View synonyms for obstinacy


[ ob-stuh-nuh-see ]


, plural ob·sti·na·cies
  1. the quality or state of being obstinate; stubbornness.
  2. unyielding or stubborn adherence to one's purpose, opinion, etc.
  3. stubborn persistence:

    The garrison fought on with incredible obstinacy.

  4. resistance to cure, relief, or treatment, as a disease.
  5. an instance of being obstinate; an obstinate act, viewpoint, etc.


/ ˈɒbstɪnəsɪ /


  1. the state or quality of being obstinate
  2. an obstinate act, attitude, etc

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Word History and Origins

Origin of obstinacy1

First recorded in 1350–1400; Middle English, from Medieval Latin obstinātia, from Latin obstinātus “determined” (adjective use of past participle of obstināre “to set one's mind on, be determined”; obstinate ) + -ia -y 3
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Example Sentences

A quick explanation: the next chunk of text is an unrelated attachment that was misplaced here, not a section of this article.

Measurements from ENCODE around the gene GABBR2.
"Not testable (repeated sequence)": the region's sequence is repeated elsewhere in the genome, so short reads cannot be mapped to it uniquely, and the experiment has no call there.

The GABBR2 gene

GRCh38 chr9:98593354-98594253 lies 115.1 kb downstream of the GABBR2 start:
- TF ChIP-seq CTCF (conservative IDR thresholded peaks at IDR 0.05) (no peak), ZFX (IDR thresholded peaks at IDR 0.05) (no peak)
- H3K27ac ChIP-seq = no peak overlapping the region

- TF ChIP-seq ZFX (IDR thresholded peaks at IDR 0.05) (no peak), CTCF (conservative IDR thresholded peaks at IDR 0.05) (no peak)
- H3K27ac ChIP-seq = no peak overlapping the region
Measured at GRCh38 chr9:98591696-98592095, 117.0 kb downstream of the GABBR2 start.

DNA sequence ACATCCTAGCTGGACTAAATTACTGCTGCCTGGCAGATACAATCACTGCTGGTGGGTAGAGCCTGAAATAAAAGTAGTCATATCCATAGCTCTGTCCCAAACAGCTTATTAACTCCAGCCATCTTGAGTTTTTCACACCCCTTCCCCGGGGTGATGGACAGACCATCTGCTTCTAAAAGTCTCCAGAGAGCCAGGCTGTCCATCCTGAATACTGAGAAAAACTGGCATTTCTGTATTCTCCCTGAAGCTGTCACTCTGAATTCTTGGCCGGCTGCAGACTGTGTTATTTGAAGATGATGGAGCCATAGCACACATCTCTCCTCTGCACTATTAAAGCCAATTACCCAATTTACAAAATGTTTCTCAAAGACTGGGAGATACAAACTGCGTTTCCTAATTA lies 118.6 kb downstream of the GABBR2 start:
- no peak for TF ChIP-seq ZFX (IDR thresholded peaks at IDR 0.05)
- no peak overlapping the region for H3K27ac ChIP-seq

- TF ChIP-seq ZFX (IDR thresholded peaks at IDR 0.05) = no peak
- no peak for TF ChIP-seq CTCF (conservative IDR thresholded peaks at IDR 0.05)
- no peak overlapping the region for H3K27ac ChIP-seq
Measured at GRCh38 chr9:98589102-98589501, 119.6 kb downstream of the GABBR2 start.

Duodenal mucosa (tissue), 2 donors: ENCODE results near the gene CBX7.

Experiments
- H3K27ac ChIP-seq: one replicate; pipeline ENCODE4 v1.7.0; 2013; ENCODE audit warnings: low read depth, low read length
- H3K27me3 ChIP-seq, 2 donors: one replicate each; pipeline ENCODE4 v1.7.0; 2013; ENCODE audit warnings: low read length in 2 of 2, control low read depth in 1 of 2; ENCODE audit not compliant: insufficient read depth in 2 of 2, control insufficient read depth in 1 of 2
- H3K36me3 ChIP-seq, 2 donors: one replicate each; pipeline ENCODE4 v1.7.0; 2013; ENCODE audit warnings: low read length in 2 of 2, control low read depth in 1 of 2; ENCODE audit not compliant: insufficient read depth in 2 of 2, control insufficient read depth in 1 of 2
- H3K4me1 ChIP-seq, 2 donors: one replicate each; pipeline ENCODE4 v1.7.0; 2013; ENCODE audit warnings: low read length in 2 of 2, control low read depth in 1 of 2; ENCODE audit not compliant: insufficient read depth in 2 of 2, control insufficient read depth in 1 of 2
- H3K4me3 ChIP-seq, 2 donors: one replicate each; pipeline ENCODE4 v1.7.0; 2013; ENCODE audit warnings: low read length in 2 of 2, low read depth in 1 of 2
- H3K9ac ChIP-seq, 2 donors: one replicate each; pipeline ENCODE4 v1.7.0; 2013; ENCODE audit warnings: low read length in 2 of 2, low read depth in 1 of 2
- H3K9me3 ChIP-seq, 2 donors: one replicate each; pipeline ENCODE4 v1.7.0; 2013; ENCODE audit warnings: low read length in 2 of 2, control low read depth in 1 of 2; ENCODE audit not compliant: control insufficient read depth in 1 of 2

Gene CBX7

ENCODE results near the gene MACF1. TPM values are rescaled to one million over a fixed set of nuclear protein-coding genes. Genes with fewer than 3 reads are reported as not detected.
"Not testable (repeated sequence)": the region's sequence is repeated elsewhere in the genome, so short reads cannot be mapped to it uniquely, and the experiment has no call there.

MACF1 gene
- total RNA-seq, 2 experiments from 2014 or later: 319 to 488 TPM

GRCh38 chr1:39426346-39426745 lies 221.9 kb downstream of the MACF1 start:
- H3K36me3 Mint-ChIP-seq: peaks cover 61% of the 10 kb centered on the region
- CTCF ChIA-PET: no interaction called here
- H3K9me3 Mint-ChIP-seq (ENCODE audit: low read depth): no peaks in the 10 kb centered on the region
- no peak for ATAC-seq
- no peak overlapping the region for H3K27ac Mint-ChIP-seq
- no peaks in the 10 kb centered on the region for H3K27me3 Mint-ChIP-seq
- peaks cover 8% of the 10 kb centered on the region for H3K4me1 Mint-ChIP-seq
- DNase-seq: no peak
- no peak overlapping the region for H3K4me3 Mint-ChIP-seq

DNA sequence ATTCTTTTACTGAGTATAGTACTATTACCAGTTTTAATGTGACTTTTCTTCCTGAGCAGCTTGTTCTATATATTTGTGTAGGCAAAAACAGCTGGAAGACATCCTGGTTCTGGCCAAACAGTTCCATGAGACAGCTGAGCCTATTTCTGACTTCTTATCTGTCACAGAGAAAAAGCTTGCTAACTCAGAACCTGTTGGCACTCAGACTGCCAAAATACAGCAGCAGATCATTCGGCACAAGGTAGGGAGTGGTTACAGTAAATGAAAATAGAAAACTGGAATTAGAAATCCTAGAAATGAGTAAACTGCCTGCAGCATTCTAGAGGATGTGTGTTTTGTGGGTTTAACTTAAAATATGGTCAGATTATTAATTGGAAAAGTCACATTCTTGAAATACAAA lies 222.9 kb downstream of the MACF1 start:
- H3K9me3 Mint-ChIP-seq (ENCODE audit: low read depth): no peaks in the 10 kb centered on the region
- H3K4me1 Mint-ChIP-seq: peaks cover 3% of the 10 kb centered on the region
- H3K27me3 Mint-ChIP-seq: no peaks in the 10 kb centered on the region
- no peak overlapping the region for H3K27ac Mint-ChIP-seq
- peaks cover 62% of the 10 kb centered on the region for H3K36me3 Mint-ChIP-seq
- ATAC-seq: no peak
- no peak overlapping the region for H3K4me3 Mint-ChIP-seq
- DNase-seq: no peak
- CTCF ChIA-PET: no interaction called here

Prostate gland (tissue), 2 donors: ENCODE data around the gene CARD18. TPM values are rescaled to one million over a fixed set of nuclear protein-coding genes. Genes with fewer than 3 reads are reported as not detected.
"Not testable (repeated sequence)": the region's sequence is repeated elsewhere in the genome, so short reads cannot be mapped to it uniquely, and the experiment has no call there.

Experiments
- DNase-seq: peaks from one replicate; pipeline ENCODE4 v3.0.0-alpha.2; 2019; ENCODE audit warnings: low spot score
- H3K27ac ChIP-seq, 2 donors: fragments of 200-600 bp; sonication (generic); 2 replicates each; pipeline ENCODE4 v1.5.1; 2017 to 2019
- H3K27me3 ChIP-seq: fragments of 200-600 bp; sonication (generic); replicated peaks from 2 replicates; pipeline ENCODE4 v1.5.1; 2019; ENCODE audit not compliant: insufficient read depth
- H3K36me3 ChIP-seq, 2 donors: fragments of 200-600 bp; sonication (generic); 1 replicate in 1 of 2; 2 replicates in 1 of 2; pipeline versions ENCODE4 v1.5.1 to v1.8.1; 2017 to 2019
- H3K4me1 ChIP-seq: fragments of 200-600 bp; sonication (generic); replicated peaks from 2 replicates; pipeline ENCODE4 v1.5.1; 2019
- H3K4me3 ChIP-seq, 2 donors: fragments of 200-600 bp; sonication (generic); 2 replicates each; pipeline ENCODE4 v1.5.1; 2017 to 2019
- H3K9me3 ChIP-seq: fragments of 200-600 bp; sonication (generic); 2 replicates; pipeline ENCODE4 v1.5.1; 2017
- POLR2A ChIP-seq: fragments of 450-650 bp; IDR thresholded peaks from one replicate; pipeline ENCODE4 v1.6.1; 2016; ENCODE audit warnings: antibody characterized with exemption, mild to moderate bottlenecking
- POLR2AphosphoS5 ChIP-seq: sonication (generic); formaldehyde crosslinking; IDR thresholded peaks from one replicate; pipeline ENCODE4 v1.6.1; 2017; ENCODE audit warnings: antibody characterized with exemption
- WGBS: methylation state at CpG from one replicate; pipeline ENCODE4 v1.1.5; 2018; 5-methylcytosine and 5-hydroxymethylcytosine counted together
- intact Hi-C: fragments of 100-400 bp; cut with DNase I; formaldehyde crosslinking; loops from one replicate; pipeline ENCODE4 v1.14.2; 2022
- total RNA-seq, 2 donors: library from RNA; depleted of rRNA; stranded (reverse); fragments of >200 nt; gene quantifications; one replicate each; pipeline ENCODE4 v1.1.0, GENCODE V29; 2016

Something about this year’s negotiation has reinvigorated an obstinacy that used to define these negotiations every five years.

No, to find obstinacy like this, you have to go back, yes, to the pre-Civil War era.

"This is foolishness," Reid said after the vote of the continued obstinacy.

We need your opposition, your obstinacy rather than a united Europe.

And it makes the pettiness and obstinacy on display in the U.S. over these negotiations all the more unseemly.

He could start this week by telling Republicans, hey, gang, let's drop the unceasing obstinacy.

This unreasoning, feminine obstinacy so wrought upon him that he permitted himself a smile and a lapse into irony and banter.

You fancied, perhaps, I would stand haggling with you all night, and yield at last to your obstinacy.

A glorious vision, in which the prophet's lips are cleansed: he foretelleth the obstinacy of the Jews.

She has an obstinacy and a perseverance in sticking at you that drive you almost wild, but make you learn "lots" in the end.

He reproaches the Jews for their obstinacy: he will deliver them out of their captivity, for his own name's sake.